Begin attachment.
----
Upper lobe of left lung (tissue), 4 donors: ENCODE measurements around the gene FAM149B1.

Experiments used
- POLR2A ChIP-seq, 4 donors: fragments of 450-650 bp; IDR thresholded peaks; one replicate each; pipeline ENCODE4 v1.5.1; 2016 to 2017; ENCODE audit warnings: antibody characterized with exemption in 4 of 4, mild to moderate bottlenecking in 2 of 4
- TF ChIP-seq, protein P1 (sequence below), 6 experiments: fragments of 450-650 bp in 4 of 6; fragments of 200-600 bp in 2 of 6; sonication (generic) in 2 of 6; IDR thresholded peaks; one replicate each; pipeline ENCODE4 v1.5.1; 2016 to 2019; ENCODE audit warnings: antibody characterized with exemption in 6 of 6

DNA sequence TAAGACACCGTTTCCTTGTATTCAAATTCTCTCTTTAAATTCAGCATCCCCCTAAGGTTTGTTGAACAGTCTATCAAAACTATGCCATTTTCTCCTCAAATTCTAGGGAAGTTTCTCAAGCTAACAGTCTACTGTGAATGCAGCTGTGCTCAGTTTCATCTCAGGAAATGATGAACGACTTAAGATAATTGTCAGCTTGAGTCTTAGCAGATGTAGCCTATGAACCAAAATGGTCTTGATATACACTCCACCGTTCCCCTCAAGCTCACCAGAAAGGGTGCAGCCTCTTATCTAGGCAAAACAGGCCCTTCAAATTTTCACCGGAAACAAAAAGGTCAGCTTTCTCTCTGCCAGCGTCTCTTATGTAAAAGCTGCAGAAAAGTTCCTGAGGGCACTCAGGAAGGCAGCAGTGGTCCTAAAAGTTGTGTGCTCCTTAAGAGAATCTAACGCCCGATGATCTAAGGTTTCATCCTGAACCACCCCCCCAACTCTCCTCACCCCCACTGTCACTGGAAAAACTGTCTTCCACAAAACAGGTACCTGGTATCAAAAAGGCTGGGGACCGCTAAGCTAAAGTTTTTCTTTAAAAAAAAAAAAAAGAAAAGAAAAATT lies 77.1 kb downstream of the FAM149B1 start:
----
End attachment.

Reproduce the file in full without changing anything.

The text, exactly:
Upper lobe of left lung (tissue), 4 donors: ENCODE measurements around the gene FAM149B1.

Experiments used
- POLR2A ChIP-seq, 4 donors: fragments of 450-650 bp; IDR thresholded peaks; one replicate each; pipeline ENCODE4 v1.5.1; 2016 to 2017; ENCODE audit warnings: antibody characterized with exemption in 4 of 4, mild to moderate bottlenecking in 2 of 4
- TF ChIP-seq, protein P1 (sequence below), 6 experiments: fragments of 450-650 bp in 4 of 6; fragments of 200-600 bp in 2 of 6; sonication (generic) in 2 of 6; IDR thresholded peaks; one replicate each; pipeline ENCODE4 v1.5.1; 2016 to 2019; ENCODE audit warnings: antibody characterized with exemption in 6 of 6

DNA sequence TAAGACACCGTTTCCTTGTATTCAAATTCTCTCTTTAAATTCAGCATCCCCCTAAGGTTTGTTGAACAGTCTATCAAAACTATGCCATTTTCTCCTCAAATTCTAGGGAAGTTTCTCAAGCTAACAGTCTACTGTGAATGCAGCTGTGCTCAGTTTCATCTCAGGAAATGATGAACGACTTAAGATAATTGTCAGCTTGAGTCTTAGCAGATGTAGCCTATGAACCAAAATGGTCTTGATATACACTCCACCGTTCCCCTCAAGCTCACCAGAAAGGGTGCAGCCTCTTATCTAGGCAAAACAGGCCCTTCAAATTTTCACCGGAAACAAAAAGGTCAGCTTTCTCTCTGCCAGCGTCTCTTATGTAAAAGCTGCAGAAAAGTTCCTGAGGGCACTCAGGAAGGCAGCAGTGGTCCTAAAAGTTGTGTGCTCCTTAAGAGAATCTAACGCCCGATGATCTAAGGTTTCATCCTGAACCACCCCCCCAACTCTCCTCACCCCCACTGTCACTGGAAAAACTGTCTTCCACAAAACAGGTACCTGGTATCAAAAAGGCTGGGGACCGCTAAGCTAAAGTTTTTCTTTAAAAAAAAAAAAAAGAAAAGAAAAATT lies 77.1 kb downstream of the FAM149B1 start: